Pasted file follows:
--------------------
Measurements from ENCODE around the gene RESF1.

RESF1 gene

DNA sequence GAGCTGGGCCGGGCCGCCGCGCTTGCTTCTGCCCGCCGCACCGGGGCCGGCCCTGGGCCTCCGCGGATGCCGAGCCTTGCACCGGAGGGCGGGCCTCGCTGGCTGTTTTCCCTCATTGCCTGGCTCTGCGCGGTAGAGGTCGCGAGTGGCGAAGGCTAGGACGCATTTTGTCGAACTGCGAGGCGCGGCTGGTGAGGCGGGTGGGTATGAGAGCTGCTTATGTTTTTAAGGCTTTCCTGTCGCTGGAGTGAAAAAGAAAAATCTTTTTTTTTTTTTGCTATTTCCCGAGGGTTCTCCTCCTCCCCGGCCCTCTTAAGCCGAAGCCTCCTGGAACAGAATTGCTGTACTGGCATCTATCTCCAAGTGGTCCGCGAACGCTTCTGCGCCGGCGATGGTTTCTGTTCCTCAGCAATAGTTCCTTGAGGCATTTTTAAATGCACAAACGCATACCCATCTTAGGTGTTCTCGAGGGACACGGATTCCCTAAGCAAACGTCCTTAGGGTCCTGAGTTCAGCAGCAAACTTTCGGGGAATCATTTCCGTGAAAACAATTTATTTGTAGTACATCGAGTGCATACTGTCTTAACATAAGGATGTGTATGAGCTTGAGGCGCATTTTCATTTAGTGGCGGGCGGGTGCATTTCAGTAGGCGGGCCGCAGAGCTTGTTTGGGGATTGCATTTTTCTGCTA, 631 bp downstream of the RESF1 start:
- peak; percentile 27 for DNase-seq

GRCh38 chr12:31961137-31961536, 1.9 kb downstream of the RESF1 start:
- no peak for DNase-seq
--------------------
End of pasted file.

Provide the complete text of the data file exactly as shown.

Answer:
Measurements from ENCODE around the gene RESF1.

RESF1 gene

DNA sequence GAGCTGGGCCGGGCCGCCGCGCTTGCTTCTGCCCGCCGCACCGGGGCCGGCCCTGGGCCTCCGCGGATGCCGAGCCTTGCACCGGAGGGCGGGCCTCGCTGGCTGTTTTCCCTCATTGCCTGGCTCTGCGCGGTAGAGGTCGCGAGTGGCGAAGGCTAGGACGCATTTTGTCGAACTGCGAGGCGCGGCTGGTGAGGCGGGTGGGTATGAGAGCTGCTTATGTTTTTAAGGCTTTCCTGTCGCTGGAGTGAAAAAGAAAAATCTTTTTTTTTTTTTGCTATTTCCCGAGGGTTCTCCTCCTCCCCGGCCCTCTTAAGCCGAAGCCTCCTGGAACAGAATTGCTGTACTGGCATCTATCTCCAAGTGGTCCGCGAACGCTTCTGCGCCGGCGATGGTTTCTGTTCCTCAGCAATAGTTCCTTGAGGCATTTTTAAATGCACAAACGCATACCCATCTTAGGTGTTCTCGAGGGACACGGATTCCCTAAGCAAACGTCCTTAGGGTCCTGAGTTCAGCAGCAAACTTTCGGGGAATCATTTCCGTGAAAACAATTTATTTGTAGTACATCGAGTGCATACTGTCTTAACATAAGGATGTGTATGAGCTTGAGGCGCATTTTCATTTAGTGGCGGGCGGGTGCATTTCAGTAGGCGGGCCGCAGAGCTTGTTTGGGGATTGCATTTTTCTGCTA, 631 bp downstream of the RESF1 start:
- peak; percentile 27 for DNase-seq

GRCh38 chr12:31961137-31961536, 1.9 kb downstream of the RESF1 start:
- no peak for DNase-seq